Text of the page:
Modeling and Computation Seminar
Dynamics of neuroendocrine stress response: bistability, timing, hypocortisolism and PTSD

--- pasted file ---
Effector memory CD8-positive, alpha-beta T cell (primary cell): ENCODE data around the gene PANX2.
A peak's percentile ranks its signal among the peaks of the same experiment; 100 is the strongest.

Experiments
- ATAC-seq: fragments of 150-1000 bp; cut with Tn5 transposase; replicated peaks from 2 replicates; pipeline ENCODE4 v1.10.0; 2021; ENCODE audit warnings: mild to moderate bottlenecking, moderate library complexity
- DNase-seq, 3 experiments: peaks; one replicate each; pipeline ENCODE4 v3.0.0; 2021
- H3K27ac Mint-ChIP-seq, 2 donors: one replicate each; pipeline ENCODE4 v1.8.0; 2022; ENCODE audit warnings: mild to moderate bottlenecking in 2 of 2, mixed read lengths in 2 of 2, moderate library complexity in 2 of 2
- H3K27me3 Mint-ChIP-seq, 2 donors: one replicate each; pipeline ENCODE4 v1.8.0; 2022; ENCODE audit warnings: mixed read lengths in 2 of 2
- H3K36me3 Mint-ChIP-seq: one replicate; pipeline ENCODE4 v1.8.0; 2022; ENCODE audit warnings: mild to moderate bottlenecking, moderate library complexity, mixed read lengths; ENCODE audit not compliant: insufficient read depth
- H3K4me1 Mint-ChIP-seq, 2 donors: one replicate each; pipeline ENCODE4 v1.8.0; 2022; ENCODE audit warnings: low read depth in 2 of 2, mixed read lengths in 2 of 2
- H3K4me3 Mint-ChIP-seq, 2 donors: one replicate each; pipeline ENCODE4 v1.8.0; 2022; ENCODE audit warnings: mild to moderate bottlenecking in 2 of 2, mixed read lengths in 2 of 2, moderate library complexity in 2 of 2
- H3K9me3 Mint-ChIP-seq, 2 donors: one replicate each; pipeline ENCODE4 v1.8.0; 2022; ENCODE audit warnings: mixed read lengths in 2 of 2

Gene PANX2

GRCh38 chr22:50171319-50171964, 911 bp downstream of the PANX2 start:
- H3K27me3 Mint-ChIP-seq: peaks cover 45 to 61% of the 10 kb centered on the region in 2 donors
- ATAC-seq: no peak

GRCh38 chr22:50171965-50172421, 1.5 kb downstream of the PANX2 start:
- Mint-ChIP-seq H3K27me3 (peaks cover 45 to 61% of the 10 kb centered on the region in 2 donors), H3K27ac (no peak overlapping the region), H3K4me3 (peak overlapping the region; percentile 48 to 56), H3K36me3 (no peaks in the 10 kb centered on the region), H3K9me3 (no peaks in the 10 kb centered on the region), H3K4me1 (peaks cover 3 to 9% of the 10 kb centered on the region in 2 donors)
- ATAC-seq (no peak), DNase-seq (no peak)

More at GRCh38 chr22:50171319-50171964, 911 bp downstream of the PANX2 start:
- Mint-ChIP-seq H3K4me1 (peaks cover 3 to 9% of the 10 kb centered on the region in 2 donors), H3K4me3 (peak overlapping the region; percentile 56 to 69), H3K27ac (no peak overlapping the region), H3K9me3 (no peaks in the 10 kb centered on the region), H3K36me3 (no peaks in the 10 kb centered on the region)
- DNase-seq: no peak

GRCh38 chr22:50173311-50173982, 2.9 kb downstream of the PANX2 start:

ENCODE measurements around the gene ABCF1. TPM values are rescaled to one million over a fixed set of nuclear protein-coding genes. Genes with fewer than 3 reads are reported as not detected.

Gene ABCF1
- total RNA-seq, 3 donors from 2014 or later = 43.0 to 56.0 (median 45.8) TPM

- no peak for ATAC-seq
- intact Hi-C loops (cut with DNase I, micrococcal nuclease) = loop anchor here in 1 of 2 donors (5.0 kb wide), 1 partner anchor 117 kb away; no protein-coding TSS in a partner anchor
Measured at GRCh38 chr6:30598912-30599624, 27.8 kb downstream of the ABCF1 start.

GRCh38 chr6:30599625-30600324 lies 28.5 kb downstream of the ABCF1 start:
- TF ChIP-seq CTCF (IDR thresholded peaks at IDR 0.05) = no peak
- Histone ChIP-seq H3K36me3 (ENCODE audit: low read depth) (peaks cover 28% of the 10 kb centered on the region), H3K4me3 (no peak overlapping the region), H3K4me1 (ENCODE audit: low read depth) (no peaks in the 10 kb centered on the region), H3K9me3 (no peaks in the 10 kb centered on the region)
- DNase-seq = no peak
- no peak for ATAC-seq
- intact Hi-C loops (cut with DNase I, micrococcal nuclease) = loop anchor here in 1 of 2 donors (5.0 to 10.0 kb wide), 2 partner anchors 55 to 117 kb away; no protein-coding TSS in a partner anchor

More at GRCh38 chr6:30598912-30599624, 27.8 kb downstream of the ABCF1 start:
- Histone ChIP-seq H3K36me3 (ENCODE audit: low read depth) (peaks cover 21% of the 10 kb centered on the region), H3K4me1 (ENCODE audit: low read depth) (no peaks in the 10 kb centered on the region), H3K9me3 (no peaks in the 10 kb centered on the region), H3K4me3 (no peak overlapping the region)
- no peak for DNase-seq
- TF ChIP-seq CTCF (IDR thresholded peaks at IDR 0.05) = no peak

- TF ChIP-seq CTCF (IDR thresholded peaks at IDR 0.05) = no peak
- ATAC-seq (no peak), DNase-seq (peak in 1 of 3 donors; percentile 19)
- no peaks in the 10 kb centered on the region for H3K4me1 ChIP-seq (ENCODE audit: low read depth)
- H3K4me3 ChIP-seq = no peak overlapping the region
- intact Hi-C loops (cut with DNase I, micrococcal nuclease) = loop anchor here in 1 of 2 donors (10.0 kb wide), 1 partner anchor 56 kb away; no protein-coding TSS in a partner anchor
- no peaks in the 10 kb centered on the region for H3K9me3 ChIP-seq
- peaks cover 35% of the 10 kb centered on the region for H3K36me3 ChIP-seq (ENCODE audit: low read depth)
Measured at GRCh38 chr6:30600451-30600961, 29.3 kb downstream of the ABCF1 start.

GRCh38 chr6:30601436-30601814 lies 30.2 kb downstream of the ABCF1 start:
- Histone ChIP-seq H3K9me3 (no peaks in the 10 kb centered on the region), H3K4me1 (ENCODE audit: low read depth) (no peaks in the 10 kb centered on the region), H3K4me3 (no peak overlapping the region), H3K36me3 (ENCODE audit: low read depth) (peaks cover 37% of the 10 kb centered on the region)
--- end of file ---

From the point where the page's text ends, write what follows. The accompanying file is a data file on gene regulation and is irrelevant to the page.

The hypothalamic-pituitary-adrenal (HPA) axis is a neuroendocrine system that regulates numerous physiological processes. Disruptions in its activity are correlated with stress-related diseases such as post-traumatic stress disorder (PTSD) and major depressive disorder. We characterize "normal" and "diseased" states of the HPA axis as basins of attraction of a dynamical system describing the inhibition of peptide hormones, corticotropin-releasing hormone (CRH) and adrenocorticotropic hormone (ACTH), by circulating glucocorticoids such as cortisol (CORT). Our model includes ultradian oscillations, CRH self-upregulation of CRH release, and distinguishes two components of negative feedback by cortisol on circulating CRH levels: a slow direct suppression of CRH synthesis and a fast indirect ect on CRH release. The slow regulation mechanism mediates external stress-driven transitions between the stable states in novel, intensity, duration, and timing-dependent ways. We end that thetiming of traumatic events may be an important factor in determining if and how the hallmarks of depressive disorders will manifest. Our model also suggests a mechanism whereby exposure therapy of stress disorders may act to normalize downstream dysregulation of the HPA axis.